Earn up to $200,000 as Apple *finally* launches a bug bounty

Earn up to $200,000 as Apple *finally* launches a bug bounty

The Verge writes:

Apple is planning a new bug bounty program that will offer cash in exchange for undiscovered vulnerabilities in its products, the company announced onstage at the Black Hat conference today. Launching in September, the program will offer cash rewards for working exploits that target the latest version of iOS or the most recent generation of hardware. It’s the first time Apple has explicitly offered cash in exchange for those vulnerabilities, although the company has long maintained a tip line for disclosing security issues.

Ivan Krstic, Apple’s head of security engineering and architecture, made the announcement during a presentation at Black Hat on Thursday.

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The top reward comes for finding flaws in vulnerabilities in Apple’s “secure boot” process, which if broken could seriously compromise security.

As Hacker News reports, for now Apple’s bug bounty program is invite-only – meaning that the only people likely to be ushered in are those who have a track record in finding exploitable flaws in the company’s code. Hopefully things will loosen up over time, and from the sound of things they are open to adding others who come forward after finding critical vulnerabilities in key areas.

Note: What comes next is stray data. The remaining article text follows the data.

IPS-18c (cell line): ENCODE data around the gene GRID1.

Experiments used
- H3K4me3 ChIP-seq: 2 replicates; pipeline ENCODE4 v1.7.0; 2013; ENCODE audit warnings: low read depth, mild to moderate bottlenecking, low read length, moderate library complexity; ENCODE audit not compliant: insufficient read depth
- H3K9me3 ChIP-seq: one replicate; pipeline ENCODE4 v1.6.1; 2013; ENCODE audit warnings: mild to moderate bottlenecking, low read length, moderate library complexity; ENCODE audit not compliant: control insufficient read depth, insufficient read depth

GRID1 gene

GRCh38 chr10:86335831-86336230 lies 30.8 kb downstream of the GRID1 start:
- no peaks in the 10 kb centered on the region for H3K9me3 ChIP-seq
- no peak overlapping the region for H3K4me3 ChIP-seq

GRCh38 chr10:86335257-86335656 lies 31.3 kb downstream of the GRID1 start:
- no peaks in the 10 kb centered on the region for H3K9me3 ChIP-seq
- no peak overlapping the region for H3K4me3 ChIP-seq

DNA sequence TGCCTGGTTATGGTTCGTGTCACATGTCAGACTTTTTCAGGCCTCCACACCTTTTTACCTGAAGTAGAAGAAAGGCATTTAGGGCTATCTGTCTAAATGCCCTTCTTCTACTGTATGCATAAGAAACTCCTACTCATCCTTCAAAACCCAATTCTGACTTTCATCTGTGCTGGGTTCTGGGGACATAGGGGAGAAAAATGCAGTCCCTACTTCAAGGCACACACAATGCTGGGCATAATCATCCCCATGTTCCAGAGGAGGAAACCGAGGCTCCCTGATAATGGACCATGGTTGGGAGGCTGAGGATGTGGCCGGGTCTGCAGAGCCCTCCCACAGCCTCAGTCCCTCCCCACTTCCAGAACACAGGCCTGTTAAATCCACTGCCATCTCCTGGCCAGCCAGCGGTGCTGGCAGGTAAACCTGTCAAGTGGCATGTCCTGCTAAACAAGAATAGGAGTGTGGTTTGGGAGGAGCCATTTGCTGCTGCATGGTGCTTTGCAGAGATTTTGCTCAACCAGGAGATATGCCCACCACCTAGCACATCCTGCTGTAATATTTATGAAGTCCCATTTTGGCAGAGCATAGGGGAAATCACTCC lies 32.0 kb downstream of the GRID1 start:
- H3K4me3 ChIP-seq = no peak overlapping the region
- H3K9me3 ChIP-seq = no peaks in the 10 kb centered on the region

Frankly, an Apple bug bounty is long overdue.

Apple was looking incongruous in not offering a reward for security researchers who uncovered critical vulnerabilities in its products. After all, if you were a vendor you would rather have those who find security vulnerabilities in your products work with you rather than selling off their exploits to a third-party, wouldn’t you?

With a bug bounty in place, serious exploitable vulnerabilities are more likely to be responsibly disclosed to Apple, and users are more likely to be protected in a timely fashion.


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Graham Cluley is a veteran of the cybersecurity industry, having worked for a number of security companies since the early 1990s when he wrote the first ever version of Dr Solomon's Anti-Virus Toolkit for Windows. Now an independent analyst, he regularly makes media appearances and is an international public speaker on the topic of cybersecurity, hackers, and online privacy. Follow him on Twitter, Mastodon, Bluesky, or drop him an email.

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